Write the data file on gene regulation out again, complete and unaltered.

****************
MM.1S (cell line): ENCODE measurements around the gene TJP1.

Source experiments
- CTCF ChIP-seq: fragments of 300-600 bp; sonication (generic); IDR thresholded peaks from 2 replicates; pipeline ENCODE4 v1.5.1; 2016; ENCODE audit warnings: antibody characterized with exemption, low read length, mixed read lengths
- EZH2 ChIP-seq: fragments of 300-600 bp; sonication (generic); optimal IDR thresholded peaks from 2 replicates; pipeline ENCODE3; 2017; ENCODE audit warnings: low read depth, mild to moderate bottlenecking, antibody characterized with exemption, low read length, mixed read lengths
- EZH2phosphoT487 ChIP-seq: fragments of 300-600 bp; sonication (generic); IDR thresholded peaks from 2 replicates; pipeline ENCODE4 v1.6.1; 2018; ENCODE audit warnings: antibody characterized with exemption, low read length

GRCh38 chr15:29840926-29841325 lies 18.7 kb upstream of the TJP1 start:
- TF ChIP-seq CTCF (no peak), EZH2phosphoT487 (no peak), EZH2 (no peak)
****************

MM.1S (cell line): ENCODE measurements around the gene TJP1.

Source experiments
- CTCF ChIP-seq: fragments of 300-600 bp; sonication (generic); IDR thresholded peaks from 2 replicates; pipeline ENCODE4 v1.5.1; 2016; ENCODE audit warnings: antibody characterized with exemption, low read length, mixed read lengths
- EZH2 ChIP-seq: fragments of 300-600 bp; sonication (generic); optimal IDR thresholded peaks from 2 replicates; pipeline ENCODE3; 2017; ENCODE audit warnings: low read depth, mild to moderate bottlenecking, antibody characterized with exemption, low read length, mixed read lengths
- EZH2phosphoT487 ChIP-seq: fragments of 300-600 bp; sonication (generic); IDR thresholded peaks from 2 replicates; pipeline ENCODE4 v1.6.1; 2018; ENCODE audit warnings: antibody characterized with exemption, low read length

GRCh38 chr15:29840926-29841325 lies 18.7 kb upstream of the TJP1 start:
- TF ChIP-seq CTCF (no peak), EZH2phosphoT487 (no peak), EZH2 (no peak)